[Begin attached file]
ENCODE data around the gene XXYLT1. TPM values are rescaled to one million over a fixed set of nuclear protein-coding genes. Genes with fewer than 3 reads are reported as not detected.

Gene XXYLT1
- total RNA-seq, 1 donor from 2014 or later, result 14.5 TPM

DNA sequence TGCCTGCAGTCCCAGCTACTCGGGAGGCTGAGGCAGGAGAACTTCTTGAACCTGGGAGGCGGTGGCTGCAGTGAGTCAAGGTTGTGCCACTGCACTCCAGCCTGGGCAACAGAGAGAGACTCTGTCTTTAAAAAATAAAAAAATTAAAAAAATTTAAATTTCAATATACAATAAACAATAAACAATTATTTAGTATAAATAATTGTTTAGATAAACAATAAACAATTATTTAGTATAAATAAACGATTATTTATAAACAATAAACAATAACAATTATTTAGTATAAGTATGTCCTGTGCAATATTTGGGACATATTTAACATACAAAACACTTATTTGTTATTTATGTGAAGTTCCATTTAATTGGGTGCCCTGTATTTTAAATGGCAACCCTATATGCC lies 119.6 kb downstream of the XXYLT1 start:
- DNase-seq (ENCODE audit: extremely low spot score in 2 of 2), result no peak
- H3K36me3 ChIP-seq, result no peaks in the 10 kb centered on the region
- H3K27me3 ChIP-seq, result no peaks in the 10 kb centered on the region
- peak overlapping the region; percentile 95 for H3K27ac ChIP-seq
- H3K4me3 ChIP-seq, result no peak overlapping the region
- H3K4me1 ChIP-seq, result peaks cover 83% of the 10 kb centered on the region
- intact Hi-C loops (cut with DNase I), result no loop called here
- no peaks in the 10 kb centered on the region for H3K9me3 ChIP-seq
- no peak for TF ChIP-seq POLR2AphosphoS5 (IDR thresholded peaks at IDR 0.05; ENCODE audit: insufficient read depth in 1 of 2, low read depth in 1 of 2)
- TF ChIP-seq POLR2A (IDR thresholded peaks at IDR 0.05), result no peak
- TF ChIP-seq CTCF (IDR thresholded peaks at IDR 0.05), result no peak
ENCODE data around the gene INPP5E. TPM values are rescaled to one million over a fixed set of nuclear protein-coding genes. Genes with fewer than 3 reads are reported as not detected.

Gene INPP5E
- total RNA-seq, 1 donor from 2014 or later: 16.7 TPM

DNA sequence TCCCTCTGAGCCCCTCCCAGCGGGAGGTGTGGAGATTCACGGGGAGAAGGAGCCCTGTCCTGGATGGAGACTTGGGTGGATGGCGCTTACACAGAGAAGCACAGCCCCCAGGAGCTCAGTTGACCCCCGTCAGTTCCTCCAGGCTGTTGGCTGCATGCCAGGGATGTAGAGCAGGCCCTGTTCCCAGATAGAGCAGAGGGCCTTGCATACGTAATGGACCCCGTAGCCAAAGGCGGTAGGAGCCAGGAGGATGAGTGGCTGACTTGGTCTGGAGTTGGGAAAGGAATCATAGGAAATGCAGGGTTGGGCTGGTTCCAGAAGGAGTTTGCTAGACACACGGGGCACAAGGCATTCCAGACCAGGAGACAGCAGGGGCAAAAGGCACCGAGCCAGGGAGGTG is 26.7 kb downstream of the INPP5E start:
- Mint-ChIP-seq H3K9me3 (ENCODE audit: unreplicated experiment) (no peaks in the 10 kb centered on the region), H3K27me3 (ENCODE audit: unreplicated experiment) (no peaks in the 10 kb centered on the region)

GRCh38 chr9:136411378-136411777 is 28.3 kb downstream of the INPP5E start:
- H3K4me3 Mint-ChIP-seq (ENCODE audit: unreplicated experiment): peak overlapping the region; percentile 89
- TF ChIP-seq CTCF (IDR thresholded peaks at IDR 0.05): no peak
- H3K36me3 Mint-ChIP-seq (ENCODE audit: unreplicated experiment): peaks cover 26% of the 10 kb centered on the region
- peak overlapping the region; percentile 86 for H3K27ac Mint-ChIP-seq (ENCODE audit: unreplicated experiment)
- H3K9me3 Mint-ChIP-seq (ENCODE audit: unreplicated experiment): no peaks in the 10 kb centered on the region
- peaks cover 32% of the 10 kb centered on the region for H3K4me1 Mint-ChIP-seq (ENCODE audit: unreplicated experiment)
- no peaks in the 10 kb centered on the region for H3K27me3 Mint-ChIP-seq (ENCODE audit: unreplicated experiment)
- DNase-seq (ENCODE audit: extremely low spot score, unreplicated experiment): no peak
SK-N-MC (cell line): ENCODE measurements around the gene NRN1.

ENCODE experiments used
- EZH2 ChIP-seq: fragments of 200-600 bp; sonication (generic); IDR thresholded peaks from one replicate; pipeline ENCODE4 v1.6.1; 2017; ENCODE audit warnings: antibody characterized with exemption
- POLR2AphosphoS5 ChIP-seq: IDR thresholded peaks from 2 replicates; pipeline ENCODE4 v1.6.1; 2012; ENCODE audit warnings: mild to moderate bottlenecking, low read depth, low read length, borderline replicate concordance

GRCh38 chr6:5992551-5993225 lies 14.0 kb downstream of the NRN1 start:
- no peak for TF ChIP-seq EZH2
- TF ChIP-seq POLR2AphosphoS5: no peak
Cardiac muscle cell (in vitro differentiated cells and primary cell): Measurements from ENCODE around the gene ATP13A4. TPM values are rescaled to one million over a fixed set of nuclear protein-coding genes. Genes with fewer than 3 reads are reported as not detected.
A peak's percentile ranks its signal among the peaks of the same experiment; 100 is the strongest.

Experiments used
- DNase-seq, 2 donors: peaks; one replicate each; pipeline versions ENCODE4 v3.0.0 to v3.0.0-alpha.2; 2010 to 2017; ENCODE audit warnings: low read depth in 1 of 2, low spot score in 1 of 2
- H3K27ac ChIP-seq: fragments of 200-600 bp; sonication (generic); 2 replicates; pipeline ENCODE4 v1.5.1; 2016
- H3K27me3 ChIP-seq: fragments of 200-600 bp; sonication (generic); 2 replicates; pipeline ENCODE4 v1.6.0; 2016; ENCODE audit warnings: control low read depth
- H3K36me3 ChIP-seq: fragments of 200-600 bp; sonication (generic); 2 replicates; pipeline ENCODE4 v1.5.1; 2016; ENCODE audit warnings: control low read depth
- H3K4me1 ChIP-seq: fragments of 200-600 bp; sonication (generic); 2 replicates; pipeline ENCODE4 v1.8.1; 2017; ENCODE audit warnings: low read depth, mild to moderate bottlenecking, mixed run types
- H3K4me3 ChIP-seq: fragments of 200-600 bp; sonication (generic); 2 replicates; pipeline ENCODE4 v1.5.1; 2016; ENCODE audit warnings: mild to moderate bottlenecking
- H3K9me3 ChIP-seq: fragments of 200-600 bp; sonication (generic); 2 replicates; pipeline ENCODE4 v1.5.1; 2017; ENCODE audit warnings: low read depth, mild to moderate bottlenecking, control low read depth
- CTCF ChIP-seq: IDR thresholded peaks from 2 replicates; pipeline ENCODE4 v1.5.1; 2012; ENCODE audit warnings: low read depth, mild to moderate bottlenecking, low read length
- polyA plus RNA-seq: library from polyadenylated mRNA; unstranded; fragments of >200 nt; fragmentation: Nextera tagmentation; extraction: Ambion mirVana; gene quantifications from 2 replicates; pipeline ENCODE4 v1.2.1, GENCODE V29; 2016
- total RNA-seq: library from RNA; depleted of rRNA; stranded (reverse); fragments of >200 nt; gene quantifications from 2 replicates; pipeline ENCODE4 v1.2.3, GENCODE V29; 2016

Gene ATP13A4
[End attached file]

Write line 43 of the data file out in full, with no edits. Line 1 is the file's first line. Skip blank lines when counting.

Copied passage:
- H3K36me3 ChIP-seq: fragments of 200-600 bp; sonication (generic); 2 replicates; pipeline ENCODE4 v1.5.1; 2016; ENCODE audit warnings: control low read depth